Being single is expensive AF

How being single is expensive

Dear Lifetise,

I don’t think we talk enough about how being single is so expensive compared to being part of a couple where both partners are earning money.

There is so much about single life that I love. How much time and freedom I have. I definitely see friends much more than when I was in a couple. I love being able to be more spontaneous about making plans, as I don’t have to check calendars or commitments with anyone else. I’m pretty much always first choice as a +1 for events when a friend’s partner can’t make it. I never have stand-up rows over flat-pack in IKEA. I am genuinely happy being single at this point in my life.

Except for one, enormous, pain-in-the-arse thing. I can’t actually afford to be single. Being single is EXPENSIVE!!!

Think about all the costs that I don’t get to split with a significant other: rent, bills, food, eating out, holidays. When I compare my spending with my couple friends, I’m actually paying so much more than them. It’s like paying a tax because I’m not coupled-up.

Holidays are the worst. The words ‘single person supplement’ should be scrubbed from the face of the earth. It’s a bit rich to call it a supplement when you’re basically paying for 1.75 people as a single person. I don’t feel any stigma around being single, except when it comes to booking a trip.

I hate that my choices are: solo’s holiday, bunk up with a friend in a twin room, or pay over the odds. I’m 33 and I love travelling alone. Stop charging me so much for the privilege of solitude!

I’m starting to feel it is a bit pointless for me to start saving for a house or anything big, as the expense is just too beyond my reach. I live in Kent and there’s nothing in my budget on a single person’s mortgage.

The way everything is set up really puts pressure on you to be in a relationship. I’d rather wait and see if I meet someone I actually like, but I’m starting to have grudging respect for the old Jane Austen rules of marrying someone for their estate.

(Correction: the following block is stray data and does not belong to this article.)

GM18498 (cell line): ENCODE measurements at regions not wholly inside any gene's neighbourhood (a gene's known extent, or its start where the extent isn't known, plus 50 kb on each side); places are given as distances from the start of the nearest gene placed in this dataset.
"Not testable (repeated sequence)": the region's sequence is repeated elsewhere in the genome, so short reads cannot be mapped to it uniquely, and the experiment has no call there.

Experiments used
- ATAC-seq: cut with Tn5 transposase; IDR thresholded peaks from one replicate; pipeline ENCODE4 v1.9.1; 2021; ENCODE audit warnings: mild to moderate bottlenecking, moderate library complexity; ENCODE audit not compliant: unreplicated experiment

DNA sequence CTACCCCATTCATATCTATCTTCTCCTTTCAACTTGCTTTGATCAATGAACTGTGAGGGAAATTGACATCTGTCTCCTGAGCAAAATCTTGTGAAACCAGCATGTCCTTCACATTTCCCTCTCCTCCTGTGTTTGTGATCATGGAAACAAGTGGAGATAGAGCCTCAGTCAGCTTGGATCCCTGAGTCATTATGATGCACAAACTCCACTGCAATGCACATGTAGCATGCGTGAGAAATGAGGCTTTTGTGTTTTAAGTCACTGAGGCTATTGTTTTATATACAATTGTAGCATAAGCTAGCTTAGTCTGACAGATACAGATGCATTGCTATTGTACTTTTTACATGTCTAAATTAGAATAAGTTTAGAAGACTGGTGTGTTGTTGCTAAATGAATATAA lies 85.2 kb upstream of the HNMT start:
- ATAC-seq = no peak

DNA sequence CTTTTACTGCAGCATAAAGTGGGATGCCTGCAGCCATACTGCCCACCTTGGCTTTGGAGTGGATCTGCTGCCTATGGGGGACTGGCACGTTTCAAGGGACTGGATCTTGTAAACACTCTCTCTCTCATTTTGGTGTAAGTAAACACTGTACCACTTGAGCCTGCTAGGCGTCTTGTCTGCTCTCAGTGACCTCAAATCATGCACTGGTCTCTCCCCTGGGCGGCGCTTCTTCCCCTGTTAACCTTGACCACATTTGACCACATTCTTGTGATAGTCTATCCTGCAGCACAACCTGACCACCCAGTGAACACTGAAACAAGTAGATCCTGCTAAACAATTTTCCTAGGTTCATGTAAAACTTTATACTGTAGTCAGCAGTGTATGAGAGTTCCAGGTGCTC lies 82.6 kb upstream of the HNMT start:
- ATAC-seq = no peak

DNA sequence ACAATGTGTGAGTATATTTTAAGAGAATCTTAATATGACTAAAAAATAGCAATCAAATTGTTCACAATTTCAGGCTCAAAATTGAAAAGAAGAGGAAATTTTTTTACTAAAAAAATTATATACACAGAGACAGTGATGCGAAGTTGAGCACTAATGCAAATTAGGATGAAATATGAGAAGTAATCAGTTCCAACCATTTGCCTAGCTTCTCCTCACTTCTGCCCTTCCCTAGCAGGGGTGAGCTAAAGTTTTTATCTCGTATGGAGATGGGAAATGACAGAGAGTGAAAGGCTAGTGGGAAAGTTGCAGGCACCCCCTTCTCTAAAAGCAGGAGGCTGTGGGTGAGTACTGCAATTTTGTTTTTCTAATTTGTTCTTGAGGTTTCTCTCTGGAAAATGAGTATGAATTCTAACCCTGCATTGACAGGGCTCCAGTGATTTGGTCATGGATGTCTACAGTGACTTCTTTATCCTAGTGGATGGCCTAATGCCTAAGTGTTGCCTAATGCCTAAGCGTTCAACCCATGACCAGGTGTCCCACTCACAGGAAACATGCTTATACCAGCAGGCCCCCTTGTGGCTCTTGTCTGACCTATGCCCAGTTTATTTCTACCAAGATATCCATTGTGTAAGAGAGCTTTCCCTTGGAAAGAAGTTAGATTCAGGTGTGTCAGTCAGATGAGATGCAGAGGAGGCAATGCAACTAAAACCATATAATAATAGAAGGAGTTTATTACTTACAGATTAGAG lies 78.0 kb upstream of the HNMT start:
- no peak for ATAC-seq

All the Single Paydays

Dear All the Single Paydays

You’re right, we don’t talk enough about how being single is expensive. Which is crazy, because the number of one person households has risen significantly over the past 20 years and is set to increase even more.

The good news is you’re not alone (haha). There are nearly 8 million people living alone in the UK (by 2039, the number is projected to be nearly 11m). And loads more single people who are living in houseshares, or with parents or friends.

The bad news is that you definitely are paying more for your single life. The stats prove that being single is more expensive. If you live alone, then you’ll spend 92% of your disposable income (against 83% for couples). According to government surveys, you’re more likely to be renting, feel less financially secure than couples without children and report higher levels of anxiety. Yikes.

We still live in a society which wants us to couple up. A society that pushes the message that two is better than one. That makes a lot of money out of valentines and weddings. And penalises people who fly solo. It seems to us sometimes that the world has come round to the idea of all types of modern family set ups but have dragged their feet when it comes to single people.

So you are right to feel hacked off. It’s a drain on your finances and a drain on your emotions when you’re always paying for yourself and often paying more!

We want to try to help, so here’s what we’ve heard from other Lifetise members:

Holidays for singles who don’t necessarily want to mingle

“I got so sick of paying the single person supplement that now I almost always just do an Airbnb instead of a package holiday. Typically, I’ll take a room in someone’s house (always a family or a women host). It was hard at first (I’m an introvert, so I spent a lot of time hiding in my room!), but it’s really been a great way for me to get to know places better. Having a local to show me around is so helpful and I’ve met some really lovely people.”

“We’re a married couple who like to take separate solo holidays. Going on holiday by yourself is great. No-one to answer to, get up and go where and when you choose, stay out all night if you want, or laze around the sun-lounger by the pool all week. We’ve found these companies to be the best for solo travellers: Just4OneMercury HolidaysVirgin Holidays.”

Buying a house as a single person in the UK – is it possible?

“After I split up with my partner, I felt like I’d never be able to buy a flat on my own. It made me feel quite sad actually. Then a friend told me about shared ownership. I looked into it – I wasn’t sure how it worked – and it seemed like a possibility for me. It took me another 18 months saving for a deposit, and then I was able to buy a 2 bedroom flat in Birmingham. It actually feels really special, as it’s all mine!”

“I’ve chosen to be single. I just love living on my own. All of my friends got married and I decided I didn’t want to go down that route. So I threw a party instead (sort of an un-wedding day) and asked people to chip in money towards my flat deposit. People were really generous and it’s given me a boost on my savings. I don’t mind that it might take me a bit longer to get my own place. I’ve decided that I’m totally ok renting till then.”

“I’ve managed to buy a place on my own. I got a 2 bed flat and I’ve taken a lodger to help cover the mortgage and bills.”

If you want to know how you can start saving towards buying a house as a single person, check out Homefinder

How to buy a home
Being single is expensive
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